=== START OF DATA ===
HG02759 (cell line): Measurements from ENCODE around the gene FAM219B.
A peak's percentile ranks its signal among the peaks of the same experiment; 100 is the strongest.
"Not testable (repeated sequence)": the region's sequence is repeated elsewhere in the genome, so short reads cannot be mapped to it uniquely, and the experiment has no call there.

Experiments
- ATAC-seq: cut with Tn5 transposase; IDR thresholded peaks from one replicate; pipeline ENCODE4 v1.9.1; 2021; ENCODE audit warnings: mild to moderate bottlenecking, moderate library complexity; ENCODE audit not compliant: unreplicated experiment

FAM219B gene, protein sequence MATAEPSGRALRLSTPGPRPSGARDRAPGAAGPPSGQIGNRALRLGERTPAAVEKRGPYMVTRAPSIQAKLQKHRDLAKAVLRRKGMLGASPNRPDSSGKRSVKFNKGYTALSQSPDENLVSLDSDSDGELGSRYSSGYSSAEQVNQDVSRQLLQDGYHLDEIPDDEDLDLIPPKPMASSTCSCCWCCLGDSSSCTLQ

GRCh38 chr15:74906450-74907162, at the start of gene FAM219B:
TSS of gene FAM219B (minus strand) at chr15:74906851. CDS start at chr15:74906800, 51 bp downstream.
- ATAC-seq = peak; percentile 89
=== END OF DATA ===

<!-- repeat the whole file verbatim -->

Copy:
HG02759 (cell line): Measurements from ENCODE around the gene FAM219B.
A peak's percentile ranks its signal among the peaks of the same experiment; 100 is the strongest.
"Not testable (repeated sequence)": the region's sequence is repeated elsewhere in the genome, so short reads cannot be mapped to it uniquely, and the experiment has no call there.

Experiments
- ATAC-seq: cut with Tn5 transposase; IDR thresholded peaks from one replicate; pipeline ENCODE4 v1.9.1; 2021; ENCODE audit warnings: mild to moderate bottlenecking, moderate library complexity; ENCODE audit not compliant: unreplicated experiment

FAM219B gene, protein sequence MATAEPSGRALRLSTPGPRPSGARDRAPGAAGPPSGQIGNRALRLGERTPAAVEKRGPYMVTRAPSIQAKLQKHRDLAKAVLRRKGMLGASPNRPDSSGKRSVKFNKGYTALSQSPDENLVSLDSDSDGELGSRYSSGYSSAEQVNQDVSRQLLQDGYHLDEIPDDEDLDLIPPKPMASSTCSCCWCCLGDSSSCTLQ

GRCh38 chr15:74906450-74907162, at the start of gene FAM219B:
TSS of gene FAM219B (minus strand) at chr15:74906851. CDS start at chr15:74906800, 51 bp downstream.
- ATAC-seq = peak; percentile 89